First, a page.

You are currently browsing the category archive for the ‘Modularity’ category.

After two quiet weeks of spending time with my family in slow motion, it is time to start the year.

First of all, I wish you all a happy, healthy, and positive outcome for 2022, as we need energy and positivism together. Then, of course, a good start is always cleaning up your desk and only leaving the relevant things for work on the desk.

Still, I have some books at arm’s length, either physical or on my e-reader, that I want to share with you – first, the non-obvious ones:

The Innovators Dilemma

A must-read book was written by Clayton Christensen explaining how new technologies can overthrow established big companies within a very short period. The term Disruptive Innovation comes up here. Companies need to remain aware of what is happening outside and ready to adapt to your business. There are many examples even recently where big established brands are gone or diminished in a short period.

In his book, he wrote about DEC (Digital Equipment Company)  market leader in minicomputers, not having seen the threat of the PC. Or later Blockbuster (from video rental to streaming), Kodak (from analog photography to digital imaging) or as a double example NOKIA (from paper to market leader in mobile phones killed by the smartphone).

The book always inspired me to be alert for new technologies, how simple they might look like, as simplicity is the answer at the end. I wrote about in 2012: The Innovator’s Dilemma and PLM, where I believed cloud, search-based applications and Facebook-like environments could disrupt the PLM world. None of this happened as a disruption; these technologies are now, most of the time, integrated by the major vendors whose businesses are not really disrupted. Newcomers still have a hard time to concur marketspace.

In 2015 I wrote again about this book, The Innovator’s dilemma and Generation change. – image above. At that time, understanding disruption will not happen in the PLM domain. Instead, I predict there will be a more evolutionary process, which I would later call: From Coordinated to Connected.

The future ways of working address the new skills needed for the future. You need to become a digital native, as COVID-19 pushed many organizations to do so. But digital native alone does not bring success. We need new ways of working which are more difficult to implement.

Sapiens

The book Sapiens by Yuval Harari made me realize the importance of storytelling in the domain of PLM and business transformation. In short, Yuval Harari explains why the human race became so dominant because we were able to align large groups around an abstract theme. The abstract theme can be related to religion, the power of a race or nation, the value of money, or even a brand’s image.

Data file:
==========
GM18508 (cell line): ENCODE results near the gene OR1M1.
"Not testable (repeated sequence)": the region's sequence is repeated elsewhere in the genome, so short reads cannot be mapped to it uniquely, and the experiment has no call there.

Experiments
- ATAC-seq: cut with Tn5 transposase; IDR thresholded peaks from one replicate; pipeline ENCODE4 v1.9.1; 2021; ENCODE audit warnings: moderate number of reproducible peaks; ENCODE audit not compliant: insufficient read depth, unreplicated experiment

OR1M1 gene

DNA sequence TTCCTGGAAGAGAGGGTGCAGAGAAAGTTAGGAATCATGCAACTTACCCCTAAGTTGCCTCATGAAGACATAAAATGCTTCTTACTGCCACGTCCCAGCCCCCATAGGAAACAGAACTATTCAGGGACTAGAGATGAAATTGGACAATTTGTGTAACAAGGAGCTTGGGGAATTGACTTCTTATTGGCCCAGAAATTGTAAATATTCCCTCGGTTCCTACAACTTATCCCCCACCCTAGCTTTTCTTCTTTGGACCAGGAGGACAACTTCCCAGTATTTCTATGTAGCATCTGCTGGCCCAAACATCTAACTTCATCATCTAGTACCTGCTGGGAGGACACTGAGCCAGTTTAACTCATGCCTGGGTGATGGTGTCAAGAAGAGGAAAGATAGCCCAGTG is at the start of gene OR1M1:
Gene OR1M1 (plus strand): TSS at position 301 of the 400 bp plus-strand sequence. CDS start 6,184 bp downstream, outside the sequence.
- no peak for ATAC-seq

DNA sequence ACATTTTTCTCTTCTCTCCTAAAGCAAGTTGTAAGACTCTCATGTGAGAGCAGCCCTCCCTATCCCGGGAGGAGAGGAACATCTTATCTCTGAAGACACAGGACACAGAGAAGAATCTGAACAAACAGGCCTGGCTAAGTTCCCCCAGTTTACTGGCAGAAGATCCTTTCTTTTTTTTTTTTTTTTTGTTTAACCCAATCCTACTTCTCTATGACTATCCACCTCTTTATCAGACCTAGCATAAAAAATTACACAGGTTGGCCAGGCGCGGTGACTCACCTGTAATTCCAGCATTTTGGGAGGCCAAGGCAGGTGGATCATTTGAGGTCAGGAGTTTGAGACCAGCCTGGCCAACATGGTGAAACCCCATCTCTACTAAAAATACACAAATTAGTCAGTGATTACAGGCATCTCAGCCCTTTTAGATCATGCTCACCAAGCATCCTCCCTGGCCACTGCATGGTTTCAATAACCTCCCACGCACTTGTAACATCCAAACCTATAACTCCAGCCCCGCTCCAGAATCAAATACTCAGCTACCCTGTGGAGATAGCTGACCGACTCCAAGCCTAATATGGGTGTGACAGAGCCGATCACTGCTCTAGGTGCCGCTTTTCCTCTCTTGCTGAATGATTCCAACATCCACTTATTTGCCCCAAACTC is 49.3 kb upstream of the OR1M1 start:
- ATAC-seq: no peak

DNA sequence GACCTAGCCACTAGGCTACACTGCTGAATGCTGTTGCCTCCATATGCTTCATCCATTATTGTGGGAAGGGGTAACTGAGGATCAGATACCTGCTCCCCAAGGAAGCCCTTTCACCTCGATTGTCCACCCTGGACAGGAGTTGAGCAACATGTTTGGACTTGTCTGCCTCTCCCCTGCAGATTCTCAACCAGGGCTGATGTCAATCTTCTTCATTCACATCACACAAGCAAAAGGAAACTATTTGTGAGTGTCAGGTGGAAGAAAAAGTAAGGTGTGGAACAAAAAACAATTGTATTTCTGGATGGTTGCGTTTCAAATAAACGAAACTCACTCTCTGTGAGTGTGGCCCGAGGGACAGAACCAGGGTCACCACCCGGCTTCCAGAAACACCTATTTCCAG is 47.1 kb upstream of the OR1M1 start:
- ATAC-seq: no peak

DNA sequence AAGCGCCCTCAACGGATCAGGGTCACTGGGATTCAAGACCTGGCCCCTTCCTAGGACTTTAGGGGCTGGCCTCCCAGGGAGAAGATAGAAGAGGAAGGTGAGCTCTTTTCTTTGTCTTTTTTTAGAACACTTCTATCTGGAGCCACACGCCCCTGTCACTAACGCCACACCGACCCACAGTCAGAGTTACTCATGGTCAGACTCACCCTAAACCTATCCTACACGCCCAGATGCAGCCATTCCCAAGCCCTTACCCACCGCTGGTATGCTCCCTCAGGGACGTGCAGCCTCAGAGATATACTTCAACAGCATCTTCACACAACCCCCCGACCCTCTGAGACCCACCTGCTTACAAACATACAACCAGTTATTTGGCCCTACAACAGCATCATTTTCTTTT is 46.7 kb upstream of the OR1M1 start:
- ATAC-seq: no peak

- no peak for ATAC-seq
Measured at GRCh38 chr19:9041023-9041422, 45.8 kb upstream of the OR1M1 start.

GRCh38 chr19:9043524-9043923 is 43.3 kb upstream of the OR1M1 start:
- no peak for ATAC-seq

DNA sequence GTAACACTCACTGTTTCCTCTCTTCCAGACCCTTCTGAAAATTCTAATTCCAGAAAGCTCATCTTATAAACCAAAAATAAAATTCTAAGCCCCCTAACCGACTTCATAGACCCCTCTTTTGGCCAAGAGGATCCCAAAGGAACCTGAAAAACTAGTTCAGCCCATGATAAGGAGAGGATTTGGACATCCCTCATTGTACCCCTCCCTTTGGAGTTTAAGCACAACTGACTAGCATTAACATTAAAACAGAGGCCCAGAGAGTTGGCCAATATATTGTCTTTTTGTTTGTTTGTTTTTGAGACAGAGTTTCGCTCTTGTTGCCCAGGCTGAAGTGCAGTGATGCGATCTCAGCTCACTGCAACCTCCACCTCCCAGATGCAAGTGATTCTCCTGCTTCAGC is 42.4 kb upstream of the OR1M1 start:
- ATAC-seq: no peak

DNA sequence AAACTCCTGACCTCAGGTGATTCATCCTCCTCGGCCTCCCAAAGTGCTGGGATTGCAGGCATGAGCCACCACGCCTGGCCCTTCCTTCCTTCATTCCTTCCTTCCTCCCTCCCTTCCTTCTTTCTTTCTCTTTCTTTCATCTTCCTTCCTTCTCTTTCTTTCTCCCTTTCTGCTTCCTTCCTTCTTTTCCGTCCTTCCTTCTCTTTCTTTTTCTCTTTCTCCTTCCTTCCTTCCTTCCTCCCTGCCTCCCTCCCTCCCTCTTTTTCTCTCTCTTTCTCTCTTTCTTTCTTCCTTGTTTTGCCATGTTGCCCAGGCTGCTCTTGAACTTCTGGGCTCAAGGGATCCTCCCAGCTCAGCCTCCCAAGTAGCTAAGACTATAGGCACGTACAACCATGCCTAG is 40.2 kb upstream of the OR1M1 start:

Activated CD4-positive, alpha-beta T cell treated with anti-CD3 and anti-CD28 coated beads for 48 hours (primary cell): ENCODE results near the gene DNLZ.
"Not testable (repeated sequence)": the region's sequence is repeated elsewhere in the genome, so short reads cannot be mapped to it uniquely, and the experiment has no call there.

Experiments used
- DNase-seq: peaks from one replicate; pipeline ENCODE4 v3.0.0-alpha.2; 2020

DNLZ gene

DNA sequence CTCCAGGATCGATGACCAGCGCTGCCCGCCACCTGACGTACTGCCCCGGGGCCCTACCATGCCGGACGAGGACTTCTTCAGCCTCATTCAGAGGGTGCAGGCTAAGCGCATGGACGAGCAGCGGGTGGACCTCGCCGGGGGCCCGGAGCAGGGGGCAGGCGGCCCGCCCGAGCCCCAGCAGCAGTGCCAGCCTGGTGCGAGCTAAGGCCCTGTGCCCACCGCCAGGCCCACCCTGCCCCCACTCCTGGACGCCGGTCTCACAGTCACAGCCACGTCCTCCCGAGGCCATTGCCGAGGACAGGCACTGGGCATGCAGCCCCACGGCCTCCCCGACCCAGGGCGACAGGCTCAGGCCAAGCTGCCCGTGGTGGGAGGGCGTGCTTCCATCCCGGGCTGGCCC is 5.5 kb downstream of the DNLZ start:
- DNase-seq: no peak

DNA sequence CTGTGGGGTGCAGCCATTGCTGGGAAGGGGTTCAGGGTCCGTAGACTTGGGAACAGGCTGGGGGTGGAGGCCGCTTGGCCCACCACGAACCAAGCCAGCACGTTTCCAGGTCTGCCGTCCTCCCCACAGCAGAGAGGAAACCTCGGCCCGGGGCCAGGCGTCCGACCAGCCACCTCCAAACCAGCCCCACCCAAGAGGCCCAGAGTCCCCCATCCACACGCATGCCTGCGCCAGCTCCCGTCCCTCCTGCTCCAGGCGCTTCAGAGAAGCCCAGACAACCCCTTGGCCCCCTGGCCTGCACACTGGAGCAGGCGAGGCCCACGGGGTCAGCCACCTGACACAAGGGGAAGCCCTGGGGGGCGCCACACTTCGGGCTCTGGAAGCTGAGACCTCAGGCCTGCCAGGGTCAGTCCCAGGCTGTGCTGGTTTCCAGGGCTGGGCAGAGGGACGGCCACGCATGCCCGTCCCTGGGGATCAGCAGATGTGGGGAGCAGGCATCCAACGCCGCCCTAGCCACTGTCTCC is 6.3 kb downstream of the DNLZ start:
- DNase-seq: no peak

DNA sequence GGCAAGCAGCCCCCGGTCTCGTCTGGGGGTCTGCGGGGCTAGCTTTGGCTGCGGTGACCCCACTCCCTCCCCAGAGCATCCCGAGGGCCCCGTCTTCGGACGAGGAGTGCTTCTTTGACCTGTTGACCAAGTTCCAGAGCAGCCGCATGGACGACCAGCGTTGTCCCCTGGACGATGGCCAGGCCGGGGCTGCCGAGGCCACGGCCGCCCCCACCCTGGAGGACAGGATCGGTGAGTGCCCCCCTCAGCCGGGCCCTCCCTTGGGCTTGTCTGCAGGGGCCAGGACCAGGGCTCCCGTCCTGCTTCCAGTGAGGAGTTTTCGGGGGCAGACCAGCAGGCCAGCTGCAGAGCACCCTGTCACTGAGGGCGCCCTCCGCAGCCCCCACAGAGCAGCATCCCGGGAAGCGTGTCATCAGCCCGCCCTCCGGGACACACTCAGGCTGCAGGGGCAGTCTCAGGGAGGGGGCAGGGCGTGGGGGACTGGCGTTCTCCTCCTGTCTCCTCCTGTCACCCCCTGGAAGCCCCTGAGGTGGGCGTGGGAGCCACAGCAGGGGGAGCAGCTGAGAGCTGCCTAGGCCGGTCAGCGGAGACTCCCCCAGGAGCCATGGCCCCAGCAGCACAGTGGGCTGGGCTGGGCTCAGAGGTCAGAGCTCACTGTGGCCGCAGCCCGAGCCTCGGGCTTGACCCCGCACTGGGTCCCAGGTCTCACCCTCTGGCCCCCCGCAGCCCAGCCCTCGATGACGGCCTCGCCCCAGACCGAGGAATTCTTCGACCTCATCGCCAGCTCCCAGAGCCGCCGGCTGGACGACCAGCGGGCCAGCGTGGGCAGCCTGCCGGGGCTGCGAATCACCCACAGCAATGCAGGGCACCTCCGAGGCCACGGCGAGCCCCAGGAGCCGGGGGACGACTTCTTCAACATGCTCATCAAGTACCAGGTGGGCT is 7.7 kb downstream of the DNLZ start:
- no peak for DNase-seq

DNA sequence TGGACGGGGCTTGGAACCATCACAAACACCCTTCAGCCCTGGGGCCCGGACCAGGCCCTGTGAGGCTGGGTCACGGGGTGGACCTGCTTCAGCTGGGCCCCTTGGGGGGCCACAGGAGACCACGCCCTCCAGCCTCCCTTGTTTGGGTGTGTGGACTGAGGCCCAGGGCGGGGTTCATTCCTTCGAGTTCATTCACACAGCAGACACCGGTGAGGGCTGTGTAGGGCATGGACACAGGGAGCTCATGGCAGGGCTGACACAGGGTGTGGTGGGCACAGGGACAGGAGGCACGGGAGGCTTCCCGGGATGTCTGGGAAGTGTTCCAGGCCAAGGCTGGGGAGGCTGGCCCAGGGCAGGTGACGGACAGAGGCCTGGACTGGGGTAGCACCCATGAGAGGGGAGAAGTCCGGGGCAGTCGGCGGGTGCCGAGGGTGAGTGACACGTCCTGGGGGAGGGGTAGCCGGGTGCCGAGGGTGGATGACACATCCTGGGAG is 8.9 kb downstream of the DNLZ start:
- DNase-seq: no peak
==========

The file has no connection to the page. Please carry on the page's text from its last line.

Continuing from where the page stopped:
The myth (read: simplified and abstract story) hides complexity and inconsistencies. It allows everyone to get motivated to work towards one common goal. A Yuval says: “Fiction is far more powerful because reality is too complex”.

Too often, I have seen well-analyzed PLM projects that were “killed” by management because it was considered too complex. I wrote about this in 2019  PLM – measurable or a myth? claiming that the real benefits of PLM are hard to predict, and we should not look isolated only to PLM.

My 2020 follow-up post The PLM ROI Myth, eludes to that topic. However, even if you have a soundproof business case at the management level, still the myth might be decisive to justify the investment.

That’s why PLM vendors are always working on their myths: the most cost-effective solution, the most visionary solution, the solution most used by your peers and many other messages to influence your emotions, not your factual thinking. So just read the myths on their websites.

If you have no time to read the book, look at the above 2015 Ted to grasp the concept and use it with a PLM -twisted mind.

Re-use your CAD

In 2015, I read this book during a summer holiday (meanwhile, there is a second edition). Although it was not a PLM book, it was helping me to understand the transition effort from a classical document-driven enterprise towards a model-based enterprise.

Jennifer Herron‘s book helps companies to understand how to break down the (information) wall between engineering and manufacturing.

At that time, I contacted Jennifer to see if others like her and Action Engineering could explain Model-Based Definition comprehensively, for example, in Europe- with no success.

As the Model-Based Enterprise becomes more and more the apparent future for companies that want to be competitive or benefit from the various Digital Twin concepts. For that reason, I contacted Jennifer again last year in my post: PLM and Model-Based Definition.

As you can read, the world has improved, there is a new version of the book, and there is more and more information to share about the benefits of a model-based approach.

I am still referencing Action Engineering and their OSCAR learning environment for my customers. Unfortunately, many small and medium enterprises do not have the resources and skills to implement a model-based environment.

Instead, these companies stay on their customers’ lowest denominator: the 2D Drawing. For me, a model-based definition is one of the first steps to master if your company wants to provide digital continuity of design and engineering information towards manufacturing and operations. Digital twins do not run on documents; they require model-based environments.

The book is still on my desk, and all the time, I am working on finding the best PLM practices related to a Model-Based enterprise.

It is a learning journey to deal with a data-driven, model-based environment, not only for PLM but also for CM experts, as you might have seen from my recent dialogue with CM experts: The future of Configuration Management.